Search Engines Like Google Are Fueled By Racist, Misogynistic Algorithms, Says MacArthur Fellow

Safia Noble burst into tears upon hearing the news of her MacArthur scholarship – when she finally answered the phone after a week believing the Chicago number was robotically calling her.

Noble studies prejudice on the Internet and how search engines like Google and Yahoo exacerbate racism and prejudice against women. She is the founder and co-director of the new program at the University of California at Los Angeles Internet Critical Inquiry Center.

Many people of color, women and LGBTQ scholars have attempted to warn of the dangers lurking online over the past decade, she says, but it wasn’t until the 2016 presidential election that people began to understand. The Cambridge Analytica scandal has drawn attention to the fact that search engines manipulate people’s thinking.

“There are a lot of technologies out there that watch us, collect data about us to manipulate us or to steer us in a certain way or really to deny us opportunities,” she says. “We believe this is one of the most important civil rights works in the Internet.”

In her work, Noble examines how search engine algorithms exacerbate racist stereotypes and prejudices against women. Algorithms are sets of instructions given to computers – but the public doesn’t know how that works on the platforms people use every day, she says.

Many women experience racial bias and sexism in algorithms when they search for words like girl or girl, which can bring up pages full of pornography, she says.

“There were just a number of racist stereotypes and sexism, and that was part of the way the algorithm sorted information on the web,” she says. “Ten years ago, when I made an argument like this, people were like, ‘Safiya, it’s impossible because algorithms are just math and math can’t be racist.’ “

But Noble explains how, applied to millions of searches on the Internet, the mathematical formula gives the worst possible results.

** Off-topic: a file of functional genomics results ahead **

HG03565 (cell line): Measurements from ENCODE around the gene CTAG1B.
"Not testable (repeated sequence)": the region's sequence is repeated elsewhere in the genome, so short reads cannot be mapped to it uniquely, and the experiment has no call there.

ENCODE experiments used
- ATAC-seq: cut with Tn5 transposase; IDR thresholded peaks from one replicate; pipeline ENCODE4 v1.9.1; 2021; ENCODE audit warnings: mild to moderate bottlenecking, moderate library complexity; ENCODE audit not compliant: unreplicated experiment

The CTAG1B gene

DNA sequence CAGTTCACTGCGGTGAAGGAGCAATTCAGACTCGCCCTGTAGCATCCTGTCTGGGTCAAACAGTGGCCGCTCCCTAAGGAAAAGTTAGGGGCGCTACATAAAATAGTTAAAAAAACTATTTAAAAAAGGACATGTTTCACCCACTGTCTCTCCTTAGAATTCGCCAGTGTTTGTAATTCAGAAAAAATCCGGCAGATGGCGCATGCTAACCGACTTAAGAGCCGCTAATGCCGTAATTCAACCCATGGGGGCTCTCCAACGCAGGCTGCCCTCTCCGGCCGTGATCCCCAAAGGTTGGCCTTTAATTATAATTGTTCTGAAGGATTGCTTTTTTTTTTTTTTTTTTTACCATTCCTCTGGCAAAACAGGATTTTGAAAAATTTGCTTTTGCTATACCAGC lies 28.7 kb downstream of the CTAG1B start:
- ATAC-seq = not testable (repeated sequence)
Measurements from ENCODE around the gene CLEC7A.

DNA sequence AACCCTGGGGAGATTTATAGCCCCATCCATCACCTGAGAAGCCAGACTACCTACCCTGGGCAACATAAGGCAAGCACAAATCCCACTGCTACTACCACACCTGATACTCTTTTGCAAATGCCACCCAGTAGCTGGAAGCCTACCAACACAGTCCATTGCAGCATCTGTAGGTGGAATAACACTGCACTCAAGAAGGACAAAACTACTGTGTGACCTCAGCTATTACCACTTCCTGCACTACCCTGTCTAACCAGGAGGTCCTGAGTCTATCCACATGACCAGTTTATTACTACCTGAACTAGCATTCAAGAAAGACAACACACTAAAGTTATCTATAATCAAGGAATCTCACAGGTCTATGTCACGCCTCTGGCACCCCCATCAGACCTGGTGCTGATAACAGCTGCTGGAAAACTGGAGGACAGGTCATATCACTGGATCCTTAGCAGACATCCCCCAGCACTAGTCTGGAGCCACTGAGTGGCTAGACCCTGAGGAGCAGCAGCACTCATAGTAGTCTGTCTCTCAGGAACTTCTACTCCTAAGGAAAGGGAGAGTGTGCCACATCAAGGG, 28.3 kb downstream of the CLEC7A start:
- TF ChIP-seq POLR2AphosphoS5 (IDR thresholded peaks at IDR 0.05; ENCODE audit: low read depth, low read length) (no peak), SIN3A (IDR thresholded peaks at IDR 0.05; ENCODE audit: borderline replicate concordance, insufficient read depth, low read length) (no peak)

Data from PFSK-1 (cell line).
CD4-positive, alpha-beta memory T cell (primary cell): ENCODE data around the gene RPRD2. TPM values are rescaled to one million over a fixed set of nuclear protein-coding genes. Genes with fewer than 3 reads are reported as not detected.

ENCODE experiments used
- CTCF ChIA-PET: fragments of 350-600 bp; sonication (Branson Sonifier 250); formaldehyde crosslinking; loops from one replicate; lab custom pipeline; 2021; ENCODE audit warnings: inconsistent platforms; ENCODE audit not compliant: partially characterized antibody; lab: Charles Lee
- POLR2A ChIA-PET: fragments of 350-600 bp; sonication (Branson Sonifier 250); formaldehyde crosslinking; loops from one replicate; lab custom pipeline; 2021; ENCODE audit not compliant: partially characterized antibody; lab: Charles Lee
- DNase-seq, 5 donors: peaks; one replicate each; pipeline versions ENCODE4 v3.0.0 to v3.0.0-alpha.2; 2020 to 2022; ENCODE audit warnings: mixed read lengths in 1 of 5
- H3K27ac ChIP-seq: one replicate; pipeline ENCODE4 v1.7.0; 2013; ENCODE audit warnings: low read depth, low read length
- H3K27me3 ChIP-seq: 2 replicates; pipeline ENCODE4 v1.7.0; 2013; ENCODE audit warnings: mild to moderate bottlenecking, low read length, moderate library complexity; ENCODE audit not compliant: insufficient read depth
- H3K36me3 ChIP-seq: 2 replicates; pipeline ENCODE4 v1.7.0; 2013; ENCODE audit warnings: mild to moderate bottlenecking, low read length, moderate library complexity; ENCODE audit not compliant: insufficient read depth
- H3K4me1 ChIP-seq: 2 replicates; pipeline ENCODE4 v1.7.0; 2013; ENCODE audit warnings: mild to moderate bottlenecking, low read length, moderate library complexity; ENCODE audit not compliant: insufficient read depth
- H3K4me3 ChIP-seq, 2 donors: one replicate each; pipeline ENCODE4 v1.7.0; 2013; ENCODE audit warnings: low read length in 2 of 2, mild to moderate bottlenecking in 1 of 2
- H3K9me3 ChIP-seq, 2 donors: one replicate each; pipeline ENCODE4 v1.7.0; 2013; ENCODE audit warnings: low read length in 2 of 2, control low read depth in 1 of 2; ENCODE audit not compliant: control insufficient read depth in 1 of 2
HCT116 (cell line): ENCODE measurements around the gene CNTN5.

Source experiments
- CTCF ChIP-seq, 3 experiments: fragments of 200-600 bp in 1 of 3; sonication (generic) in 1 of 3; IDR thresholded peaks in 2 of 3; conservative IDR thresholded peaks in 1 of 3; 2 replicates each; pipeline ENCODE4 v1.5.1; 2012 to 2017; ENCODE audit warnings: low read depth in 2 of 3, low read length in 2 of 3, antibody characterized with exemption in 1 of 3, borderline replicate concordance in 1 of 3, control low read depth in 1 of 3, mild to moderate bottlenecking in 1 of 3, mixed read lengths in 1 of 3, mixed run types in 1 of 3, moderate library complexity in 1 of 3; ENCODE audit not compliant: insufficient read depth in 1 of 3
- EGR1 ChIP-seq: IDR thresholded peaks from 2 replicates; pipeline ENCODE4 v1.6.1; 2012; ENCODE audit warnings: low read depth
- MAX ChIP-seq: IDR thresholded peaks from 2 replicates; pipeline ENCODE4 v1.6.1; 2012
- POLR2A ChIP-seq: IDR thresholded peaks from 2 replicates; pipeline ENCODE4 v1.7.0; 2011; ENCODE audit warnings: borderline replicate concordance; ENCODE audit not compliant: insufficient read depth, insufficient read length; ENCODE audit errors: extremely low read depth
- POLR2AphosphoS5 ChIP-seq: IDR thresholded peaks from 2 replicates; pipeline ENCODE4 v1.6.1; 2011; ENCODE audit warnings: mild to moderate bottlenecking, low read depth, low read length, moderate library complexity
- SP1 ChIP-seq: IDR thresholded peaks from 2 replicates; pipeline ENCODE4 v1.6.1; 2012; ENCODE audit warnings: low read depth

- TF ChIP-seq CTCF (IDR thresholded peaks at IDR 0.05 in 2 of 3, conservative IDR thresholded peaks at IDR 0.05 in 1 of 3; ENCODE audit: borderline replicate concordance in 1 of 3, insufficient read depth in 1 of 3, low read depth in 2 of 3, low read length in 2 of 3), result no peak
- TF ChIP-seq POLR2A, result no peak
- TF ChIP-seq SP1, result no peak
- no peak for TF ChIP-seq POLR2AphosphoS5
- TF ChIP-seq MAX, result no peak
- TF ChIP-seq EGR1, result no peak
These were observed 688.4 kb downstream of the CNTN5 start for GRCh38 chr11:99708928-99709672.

Many people assume the search results are based on what is most popular – a myth Noble wanted to unpack in his book “Algorithms of Oppression”.

For years, Noble has studied particular phrases – “black girls”, “Latin girls” and “Asian girls” – that conjure up pornography without mentioning words like sex or porn.

“Girls of color were synonymous with pornography,” she says. “They are a small minority of the population compared to the whole, so they have no agency and no control as a community, as individuals over the pornographic representation.”

In the book, she says she also explored what it means when industries like pornography can “spend and optimize keywords that belong to people and communities who have already faced a long history of fake. racist and sexist representation in popular culture “.

People don’t realize that search engines are advertising platforms, not just knowledge spaces, Noble says. She wants people to understand that search engines work well for finding information like when a cafe’s closing time, but not for complex questions about people and history.

“These are nuanced types of queries that are actually fed into an ad engine,” she says, “which means those with the most money to pay will be more visible.”

One obstacle is that people trust big search engines like Google, she says.

Before Dylann Roof shot and killed black worshipers in South Carolina in 2015, he found white nationalist websites through search engines. In this painful case, Noble says Roof reported that he ended up on such sites because he was trying to understand the media coverage of George Zimmerman’s trial for the murder of Trayvon Martin, a key moment that ignited the Black Lives Matter movement.

“When Dylann Roof did this research to try to figure out ‘who was Trayvon Martin? And “who is George Zimmerman?” “She says,” very quickly he fell into a hole in white supremacist and white nationalist, anti-black, anti-Semitic websites. “

Regulations that prevent search engines from collecting information about people over time and using that to direct their attention to certain types of content could help, Noble says. She envisions a digital future where people see Google as an advertising platform, but also different types of search engines organized by librarians, teachers or experts.

“We could differentiate more so that when we have certain types of queries, they maybe take longer to get a response instead of an instant response,” she says, “more like the difference between fast food and organic slow food. “


Karyn Miller-Medzon produced and edited this interview for broadcast with Jill Ryan. Allison Hagan adapted it for the web.


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Rosemary S. Bishop